I don’t think the existence of pandemic pods is a divide between the haves and the have nots, but an opportunity for us all to reimagine the education system. What if this is our new normal? Teachers may not feel comfortable returning to their beloved classrooms, opting instead to stay home, with their children, and lead small pods of learning within their communities — and I can’t blame them. This may be an opportunity for organizations like Teach for America to look at alternative ways to educate children who live in low-income communities and maybe they’d be the connector between communities.
We are not exempt, no matter our race or socioeconomic status, from what the aftermath of COVID-19 will have in store for us. We already know how much we’ve lost. No matter the color of our skin or where we call home, if we are parents with children, we all have something to decide, figure out, commit to every single day. Whether you will educate your children within a “pandemic pod,” choose to send your kids back to school, or teach them at home, learning needs to be done. It will be new, it will be scary and it will push us even harder as parents.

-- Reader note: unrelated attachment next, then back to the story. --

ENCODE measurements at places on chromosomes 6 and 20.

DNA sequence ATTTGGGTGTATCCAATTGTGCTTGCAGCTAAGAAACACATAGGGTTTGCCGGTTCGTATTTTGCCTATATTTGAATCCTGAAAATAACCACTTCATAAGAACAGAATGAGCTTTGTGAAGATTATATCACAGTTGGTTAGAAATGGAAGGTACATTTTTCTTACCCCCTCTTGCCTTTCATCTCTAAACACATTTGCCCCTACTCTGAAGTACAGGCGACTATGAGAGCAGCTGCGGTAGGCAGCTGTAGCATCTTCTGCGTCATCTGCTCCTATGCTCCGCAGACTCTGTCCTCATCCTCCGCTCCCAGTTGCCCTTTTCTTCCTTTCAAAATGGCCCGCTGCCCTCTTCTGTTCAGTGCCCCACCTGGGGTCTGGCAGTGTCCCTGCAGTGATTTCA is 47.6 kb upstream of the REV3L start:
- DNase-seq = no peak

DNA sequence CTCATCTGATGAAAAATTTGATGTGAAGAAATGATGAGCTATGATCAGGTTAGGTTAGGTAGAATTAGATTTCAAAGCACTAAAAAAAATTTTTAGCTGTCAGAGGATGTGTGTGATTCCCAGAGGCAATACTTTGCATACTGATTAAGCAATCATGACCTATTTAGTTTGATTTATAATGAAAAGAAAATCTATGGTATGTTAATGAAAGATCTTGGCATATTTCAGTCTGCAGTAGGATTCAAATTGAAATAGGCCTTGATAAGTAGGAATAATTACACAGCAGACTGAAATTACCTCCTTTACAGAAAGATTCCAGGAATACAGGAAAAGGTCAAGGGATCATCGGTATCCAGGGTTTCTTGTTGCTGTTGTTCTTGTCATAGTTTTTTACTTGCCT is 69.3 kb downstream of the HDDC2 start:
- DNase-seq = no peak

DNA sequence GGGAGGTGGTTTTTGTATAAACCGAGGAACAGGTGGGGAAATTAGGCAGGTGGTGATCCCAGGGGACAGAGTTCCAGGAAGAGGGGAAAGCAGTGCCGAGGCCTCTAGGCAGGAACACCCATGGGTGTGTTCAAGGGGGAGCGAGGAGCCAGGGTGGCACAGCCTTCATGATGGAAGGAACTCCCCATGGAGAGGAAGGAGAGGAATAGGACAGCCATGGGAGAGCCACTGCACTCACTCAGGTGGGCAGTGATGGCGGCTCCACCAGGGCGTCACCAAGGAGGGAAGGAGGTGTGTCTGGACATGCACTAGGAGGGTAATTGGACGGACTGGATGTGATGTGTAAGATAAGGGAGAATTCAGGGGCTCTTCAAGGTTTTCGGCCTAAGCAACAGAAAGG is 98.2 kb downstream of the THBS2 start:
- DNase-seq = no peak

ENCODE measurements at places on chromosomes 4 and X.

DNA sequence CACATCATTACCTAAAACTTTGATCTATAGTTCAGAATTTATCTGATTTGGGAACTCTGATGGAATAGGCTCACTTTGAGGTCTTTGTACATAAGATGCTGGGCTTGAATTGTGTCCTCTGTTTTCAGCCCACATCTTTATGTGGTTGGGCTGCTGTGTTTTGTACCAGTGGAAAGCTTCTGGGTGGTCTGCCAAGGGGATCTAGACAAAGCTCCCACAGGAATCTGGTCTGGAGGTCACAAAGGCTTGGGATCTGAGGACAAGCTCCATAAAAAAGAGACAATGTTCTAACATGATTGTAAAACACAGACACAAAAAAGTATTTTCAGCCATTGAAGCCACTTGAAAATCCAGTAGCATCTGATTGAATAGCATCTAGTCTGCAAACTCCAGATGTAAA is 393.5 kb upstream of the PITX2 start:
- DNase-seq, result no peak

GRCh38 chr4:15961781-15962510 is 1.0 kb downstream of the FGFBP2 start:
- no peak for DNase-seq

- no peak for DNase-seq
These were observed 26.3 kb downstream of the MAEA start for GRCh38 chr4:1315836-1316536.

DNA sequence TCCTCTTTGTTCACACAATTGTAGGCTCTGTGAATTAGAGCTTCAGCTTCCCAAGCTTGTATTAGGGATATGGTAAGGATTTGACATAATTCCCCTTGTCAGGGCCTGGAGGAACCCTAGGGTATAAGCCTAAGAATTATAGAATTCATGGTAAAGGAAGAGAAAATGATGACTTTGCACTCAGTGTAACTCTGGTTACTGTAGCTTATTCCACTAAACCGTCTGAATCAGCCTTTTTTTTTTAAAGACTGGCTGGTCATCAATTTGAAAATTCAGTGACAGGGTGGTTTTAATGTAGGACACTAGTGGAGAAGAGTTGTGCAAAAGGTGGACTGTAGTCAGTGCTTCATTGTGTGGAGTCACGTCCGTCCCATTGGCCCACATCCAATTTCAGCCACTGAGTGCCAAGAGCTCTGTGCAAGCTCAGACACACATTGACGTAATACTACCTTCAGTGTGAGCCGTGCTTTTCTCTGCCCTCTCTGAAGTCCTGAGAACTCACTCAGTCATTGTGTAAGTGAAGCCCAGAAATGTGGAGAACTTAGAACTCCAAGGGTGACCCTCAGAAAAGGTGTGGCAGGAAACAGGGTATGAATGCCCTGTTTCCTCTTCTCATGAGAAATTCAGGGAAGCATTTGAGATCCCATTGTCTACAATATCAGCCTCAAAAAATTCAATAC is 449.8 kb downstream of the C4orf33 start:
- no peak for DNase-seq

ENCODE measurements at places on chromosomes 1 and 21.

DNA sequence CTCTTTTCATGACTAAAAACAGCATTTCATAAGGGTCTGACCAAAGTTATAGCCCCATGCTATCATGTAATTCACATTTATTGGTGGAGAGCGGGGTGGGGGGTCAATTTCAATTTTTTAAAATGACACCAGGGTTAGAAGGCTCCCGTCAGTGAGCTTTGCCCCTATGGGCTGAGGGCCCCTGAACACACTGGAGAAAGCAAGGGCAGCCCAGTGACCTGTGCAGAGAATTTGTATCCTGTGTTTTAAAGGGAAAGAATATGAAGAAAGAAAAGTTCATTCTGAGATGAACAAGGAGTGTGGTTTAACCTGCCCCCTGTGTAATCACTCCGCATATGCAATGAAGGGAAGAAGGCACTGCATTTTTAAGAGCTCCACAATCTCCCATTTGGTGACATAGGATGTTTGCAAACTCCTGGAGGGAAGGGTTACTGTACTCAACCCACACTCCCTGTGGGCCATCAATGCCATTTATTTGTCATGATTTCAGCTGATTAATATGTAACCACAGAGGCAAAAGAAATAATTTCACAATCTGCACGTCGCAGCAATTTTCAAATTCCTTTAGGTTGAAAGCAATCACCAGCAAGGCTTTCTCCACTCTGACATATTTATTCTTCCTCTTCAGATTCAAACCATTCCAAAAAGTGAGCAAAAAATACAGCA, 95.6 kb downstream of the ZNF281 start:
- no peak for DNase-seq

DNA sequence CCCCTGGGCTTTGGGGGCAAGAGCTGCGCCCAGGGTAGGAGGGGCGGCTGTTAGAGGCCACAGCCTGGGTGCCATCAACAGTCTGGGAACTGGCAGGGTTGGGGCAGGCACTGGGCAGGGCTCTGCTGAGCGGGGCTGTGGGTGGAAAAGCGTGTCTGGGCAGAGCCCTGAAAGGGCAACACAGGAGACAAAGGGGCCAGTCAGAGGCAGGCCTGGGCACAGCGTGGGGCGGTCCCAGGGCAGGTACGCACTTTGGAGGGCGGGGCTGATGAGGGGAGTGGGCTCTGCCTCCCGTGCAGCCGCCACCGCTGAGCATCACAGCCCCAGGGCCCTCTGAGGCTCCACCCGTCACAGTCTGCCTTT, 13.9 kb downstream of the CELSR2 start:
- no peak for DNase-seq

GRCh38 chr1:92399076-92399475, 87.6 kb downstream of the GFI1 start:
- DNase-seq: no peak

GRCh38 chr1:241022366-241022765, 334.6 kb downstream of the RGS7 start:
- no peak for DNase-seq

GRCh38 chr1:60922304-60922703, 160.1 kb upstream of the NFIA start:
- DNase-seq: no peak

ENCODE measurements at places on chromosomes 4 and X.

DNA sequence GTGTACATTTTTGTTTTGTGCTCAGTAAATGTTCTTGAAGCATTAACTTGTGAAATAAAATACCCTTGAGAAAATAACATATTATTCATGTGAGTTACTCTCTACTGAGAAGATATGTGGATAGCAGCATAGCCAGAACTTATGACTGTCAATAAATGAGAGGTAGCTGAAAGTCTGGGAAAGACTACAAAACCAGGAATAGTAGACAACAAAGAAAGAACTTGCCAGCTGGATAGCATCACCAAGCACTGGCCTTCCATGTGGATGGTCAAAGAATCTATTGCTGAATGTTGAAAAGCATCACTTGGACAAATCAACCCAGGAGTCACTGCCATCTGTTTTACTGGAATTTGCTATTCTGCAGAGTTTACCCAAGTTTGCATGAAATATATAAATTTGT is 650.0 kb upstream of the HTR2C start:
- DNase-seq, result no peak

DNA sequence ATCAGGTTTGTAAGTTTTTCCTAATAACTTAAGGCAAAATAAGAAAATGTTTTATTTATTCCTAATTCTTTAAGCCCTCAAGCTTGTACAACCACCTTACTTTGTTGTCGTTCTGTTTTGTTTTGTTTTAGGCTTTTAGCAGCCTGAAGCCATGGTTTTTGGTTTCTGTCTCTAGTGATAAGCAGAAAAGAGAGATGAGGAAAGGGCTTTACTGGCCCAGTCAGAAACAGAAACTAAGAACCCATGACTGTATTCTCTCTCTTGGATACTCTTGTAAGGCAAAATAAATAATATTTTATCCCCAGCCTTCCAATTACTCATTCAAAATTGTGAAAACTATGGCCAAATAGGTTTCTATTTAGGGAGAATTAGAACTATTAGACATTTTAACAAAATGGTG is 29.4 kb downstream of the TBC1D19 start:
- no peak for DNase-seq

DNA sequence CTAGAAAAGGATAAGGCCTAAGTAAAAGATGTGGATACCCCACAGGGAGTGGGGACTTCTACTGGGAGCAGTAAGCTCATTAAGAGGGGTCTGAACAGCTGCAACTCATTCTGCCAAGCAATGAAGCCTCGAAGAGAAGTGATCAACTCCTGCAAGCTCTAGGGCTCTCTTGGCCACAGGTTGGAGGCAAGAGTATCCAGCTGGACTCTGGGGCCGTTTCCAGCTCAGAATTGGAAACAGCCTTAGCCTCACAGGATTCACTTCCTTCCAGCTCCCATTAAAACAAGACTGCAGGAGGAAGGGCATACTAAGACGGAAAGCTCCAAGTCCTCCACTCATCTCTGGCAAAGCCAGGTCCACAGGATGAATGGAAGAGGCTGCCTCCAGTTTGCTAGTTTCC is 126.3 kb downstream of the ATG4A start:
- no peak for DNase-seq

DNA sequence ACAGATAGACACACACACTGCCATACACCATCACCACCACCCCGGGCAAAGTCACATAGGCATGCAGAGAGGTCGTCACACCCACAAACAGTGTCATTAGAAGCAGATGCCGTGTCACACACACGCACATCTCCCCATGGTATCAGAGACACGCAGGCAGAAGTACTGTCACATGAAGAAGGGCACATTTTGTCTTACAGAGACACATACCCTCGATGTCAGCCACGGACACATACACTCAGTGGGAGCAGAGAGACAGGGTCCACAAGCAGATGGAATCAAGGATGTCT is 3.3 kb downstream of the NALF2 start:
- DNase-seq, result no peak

Let’s be honest, we hope this will be temporary. We hope that in a year, or six months even, our kids can go back to school, back into their classrooms, and we can continue to advocate for them in the same ways we have been: as parents who want to continue to teach their kids and support their education in any way we can. If school districts could reallocate funds and provide sustainable options for families that include extra-curricular activities, restaurants in the community could provide a free lunch, and nonprofit organizations can bring kids together from different towns or school districts, we may be able to start the school year with hope that these pods just might work.
I don’t know what September will look or feel like for my kids and me, but I do know that we will figure it out here in our community while continuing to instill into our kids what we want them to know — pod or no pod.